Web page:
1. This site uses cookies. By continuing to use this site, you are agreeing to our use of cookies. Learn More.
  2. Hi Guest, welcome to the TES Community!

    Connect with like-minded professionals and have your say on the issues that matter to you.

    Don't forget to look at the how to guide.

    Dismiss Notice

Very stressed NQT

Discussion in 'New teachers' started by stressed-ict, Mar 31, 2012.

  1. I'm struggling to decide what to do and hope to get some advice. I have got 2 terms with 'may not meet standards' under my belt now which is really disappointing and have been told that in another school I would probably have been fine, I'm in very challenging school. I absolutely hate it there and am desperately trying to get through it but honestly don't know if I cando another 7 weeks feeling exhausted, crying every day and absolutely dreading going in.
    The problem is that I can't afford to be without a job and although I know I could probably do supply, my confidence is now so low that I'm not sure I'd be any good at that either. All my PGCE training was absolutely fine, no causes for concern at all, and excellent feedback on my observations and everything I did, so it's come as a big shock for me. The other thing that is worrying me is that I have a history of depression and I recognise the symptoms are coming back, but I'm also worried that if I go to my GP I've then got it back on my record again which won't look good when looking for another job.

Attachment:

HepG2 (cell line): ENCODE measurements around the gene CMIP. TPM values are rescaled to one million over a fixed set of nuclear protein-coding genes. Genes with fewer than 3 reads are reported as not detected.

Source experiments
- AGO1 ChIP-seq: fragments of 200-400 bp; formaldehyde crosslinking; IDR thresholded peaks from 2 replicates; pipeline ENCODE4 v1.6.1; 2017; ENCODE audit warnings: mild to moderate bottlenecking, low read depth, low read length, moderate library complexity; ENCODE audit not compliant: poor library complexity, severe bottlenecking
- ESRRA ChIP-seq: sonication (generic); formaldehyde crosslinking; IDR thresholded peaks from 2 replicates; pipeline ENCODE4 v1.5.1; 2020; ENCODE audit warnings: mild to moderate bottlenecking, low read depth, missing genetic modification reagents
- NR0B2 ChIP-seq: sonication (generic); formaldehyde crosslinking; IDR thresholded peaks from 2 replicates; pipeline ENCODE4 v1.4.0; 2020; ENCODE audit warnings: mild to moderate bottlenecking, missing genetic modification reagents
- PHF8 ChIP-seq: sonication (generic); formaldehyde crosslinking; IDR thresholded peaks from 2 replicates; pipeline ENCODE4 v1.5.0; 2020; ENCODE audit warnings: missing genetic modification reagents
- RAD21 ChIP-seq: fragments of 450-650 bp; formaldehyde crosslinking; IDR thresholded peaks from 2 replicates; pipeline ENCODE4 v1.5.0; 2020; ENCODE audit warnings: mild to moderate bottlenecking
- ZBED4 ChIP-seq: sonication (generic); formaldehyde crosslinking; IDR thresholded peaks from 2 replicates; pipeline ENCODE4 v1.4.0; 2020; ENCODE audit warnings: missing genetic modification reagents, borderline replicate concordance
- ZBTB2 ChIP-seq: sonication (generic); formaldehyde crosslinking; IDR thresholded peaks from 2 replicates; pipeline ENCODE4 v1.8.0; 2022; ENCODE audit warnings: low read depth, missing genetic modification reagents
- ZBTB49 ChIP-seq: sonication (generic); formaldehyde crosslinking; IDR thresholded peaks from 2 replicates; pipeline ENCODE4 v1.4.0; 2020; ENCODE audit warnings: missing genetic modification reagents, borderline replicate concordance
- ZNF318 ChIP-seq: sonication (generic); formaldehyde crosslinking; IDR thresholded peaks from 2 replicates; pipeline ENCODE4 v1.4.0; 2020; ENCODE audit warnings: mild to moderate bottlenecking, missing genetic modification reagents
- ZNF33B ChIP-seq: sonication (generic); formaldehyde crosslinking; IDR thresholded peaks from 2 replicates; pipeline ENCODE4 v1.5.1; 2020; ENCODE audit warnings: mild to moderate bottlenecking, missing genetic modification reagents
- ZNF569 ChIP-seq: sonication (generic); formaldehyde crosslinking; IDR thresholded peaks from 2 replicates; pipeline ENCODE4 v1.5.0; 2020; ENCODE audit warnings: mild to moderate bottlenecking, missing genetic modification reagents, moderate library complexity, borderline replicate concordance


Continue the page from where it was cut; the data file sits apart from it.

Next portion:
I don't know what to do, can't sleep, even though school's now over for 2 weeks, and can't stop thinking about it, and totally dreading going back. I'm not at all afraid of hard work, and put in the hours and do everything that's asked, it's just that I've lost motivation and enthusiasm and don't feel part of my dept or the school really and don't feel like I'm likely to really do what the school's expecting from me.
    I trained relatively late on in life because it's something I'd wanted to do for a long, long time, and now it feels like I've made the biggest mistake of my life, and done nothing but cause worry and stress for myself and my family. Not sure it's really worth it now, but finding it difficult to face the fact that maybe I made the wrong decision, and hate the thought of going back into industry.
    Has anyone else been in this situation, I just feel like a total failure. Should I just resign even though I don't know if I've got the confidence to get another job right now?
     
  2. GloriaSunshine

    GloriaSunshine New commenter